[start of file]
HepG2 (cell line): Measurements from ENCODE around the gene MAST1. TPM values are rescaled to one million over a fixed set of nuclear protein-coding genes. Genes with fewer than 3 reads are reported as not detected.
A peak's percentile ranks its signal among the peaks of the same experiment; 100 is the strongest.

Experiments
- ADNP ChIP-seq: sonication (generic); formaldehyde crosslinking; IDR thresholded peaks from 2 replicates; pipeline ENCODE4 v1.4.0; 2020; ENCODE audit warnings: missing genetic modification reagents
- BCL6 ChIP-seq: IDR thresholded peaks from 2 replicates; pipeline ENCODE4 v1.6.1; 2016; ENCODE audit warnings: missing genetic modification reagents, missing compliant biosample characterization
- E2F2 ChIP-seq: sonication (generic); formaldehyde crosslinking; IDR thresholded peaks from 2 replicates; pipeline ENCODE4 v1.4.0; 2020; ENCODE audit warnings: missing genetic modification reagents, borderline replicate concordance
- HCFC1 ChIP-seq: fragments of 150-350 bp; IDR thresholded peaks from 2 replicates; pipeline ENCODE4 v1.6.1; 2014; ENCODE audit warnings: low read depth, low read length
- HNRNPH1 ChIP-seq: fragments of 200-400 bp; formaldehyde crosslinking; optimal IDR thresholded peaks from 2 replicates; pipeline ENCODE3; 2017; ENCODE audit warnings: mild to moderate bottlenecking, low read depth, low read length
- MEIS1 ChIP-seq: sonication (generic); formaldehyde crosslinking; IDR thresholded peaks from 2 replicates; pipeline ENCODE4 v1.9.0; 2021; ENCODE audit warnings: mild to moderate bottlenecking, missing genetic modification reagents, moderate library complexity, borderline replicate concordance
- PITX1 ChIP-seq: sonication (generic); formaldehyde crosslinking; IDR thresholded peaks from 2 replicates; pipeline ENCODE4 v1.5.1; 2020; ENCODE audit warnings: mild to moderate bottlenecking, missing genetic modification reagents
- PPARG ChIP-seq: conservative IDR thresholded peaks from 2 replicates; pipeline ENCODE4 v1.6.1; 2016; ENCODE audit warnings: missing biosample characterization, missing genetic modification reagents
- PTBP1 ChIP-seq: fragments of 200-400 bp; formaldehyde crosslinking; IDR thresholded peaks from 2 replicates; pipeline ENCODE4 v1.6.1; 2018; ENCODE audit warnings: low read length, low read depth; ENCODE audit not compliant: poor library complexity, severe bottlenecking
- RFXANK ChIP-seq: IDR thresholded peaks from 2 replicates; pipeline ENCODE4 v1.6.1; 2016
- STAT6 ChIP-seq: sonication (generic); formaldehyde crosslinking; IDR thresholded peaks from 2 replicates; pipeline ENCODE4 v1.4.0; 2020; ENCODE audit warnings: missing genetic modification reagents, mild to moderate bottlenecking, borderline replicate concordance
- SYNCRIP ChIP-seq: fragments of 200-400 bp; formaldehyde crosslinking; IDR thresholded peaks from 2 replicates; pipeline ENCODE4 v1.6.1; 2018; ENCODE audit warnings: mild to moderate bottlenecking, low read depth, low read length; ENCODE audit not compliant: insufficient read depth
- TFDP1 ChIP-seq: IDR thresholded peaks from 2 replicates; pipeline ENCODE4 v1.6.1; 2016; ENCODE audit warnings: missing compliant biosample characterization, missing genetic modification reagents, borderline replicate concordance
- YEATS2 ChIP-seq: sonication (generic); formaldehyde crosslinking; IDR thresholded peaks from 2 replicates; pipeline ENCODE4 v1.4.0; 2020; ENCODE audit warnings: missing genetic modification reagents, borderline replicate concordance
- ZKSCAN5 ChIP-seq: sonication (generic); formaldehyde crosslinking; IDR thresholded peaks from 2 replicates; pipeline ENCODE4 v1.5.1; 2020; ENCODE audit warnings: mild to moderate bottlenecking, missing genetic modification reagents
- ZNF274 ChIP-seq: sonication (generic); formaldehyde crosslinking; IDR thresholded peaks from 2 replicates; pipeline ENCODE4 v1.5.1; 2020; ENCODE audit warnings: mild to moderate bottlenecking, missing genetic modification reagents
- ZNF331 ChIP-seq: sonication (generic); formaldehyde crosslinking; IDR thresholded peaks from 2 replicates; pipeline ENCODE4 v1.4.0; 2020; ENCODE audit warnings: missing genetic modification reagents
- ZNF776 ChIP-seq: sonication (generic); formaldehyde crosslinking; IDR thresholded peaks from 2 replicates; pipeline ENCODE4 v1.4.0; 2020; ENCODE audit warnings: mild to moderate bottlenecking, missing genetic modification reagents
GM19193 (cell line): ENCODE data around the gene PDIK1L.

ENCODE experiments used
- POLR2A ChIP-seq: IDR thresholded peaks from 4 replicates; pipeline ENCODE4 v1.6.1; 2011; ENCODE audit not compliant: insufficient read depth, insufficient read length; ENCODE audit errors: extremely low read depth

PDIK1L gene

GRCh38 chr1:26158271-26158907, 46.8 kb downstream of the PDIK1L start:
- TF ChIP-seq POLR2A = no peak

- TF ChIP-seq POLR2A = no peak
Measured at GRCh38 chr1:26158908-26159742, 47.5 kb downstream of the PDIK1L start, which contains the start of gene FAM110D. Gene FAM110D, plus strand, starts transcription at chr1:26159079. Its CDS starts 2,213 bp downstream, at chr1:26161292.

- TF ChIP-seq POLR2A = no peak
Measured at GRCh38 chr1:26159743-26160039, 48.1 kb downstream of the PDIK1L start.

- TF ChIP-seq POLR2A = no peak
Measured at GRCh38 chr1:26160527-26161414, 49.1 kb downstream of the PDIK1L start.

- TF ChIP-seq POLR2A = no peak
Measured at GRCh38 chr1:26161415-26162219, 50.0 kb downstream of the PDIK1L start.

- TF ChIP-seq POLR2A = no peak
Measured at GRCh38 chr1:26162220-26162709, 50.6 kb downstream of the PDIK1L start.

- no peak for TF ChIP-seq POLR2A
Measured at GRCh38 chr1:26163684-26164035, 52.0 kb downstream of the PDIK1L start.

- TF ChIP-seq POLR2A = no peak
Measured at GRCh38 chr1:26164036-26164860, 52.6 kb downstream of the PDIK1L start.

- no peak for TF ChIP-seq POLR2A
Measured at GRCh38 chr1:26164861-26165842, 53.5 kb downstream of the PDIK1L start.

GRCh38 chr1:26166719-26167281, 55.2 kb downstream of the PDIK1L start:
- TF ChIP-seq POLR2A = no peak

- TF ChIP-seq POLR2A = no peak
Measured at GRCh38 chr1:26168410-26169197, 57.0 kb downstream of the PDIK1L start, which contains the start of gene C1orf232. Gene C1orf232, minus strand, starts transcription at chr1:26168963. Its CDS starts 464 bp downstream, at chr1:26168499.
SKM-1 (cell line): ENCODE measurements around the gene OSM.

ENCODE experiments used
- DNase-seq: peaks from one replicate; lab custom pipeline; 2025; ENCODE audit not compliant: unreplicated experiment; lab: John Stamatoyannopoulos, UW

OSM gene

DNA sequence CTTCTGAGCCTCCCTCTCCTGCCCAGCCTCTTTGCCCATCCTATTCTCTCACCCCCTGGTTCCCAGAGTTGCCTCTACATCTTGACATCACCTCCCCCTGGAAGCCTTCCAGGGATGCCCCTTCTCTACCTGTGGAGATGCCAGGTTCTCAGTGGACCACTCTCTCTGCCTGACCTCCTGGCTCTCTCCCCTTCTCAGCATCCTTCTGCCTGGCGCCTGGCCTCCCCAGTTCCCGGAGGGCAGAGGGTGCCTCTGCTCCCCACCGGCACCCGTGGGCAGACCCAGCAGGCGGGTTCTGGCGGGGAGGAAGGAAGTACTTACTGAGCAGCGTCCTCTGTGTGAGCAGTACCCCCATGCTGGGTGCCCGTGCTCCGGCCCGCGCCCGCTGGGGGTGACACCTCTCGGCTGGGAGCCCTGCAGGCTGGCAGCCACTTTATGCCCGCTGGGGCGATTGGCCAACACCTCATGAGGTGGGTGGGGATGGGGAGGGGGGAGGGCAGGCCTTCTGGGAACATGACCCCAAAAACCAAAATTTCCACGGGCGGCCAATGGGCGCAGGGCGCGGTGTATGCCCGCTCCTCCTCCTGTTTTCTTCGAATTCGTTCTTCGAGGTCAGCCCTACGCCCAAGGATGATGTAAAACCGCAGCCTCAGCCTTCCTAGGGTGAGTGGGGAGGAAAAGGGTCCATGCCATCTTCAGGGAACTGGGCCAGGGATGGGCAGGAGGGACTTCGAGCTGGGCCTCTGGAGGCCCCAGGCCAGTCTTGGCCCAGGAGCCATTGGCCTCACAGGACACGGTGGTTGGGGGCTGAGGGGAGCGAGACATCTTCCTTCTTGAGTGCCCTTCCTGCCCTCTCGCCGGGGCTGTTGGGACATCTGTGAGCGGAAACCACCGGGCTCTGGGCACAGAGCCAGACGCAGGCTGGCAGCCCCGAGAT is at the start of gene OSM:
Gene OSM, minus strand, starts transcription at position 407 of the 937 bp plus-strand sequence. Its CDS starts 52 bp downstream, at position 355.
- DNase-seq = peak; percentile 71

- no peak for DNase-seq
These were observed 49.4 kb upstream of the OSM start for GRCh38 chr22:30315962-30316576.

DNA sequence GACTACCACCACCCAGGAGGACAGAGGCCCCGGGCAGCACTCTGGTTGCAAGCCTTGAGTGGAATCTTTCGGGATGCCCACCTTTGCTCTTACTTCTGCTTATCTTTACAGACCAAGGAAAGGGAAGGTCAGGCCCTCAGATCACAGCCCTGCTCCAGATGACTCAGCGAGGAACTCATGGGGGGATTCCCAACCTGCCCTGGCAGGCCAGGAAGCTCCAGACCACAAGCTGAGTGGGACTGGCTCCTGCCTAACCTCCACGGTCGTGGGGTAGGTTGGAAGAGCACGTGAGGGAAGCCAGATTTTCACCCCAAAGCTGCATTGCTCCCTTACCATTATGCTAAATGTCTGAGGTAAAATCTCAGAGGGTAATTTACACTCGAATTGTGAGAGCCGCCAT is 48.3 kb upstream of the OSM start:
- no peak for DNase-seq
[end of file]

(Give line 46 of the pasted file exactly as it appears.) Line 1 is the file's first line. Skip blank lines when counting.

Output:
- TF ChIP-seq POLR2A = no peak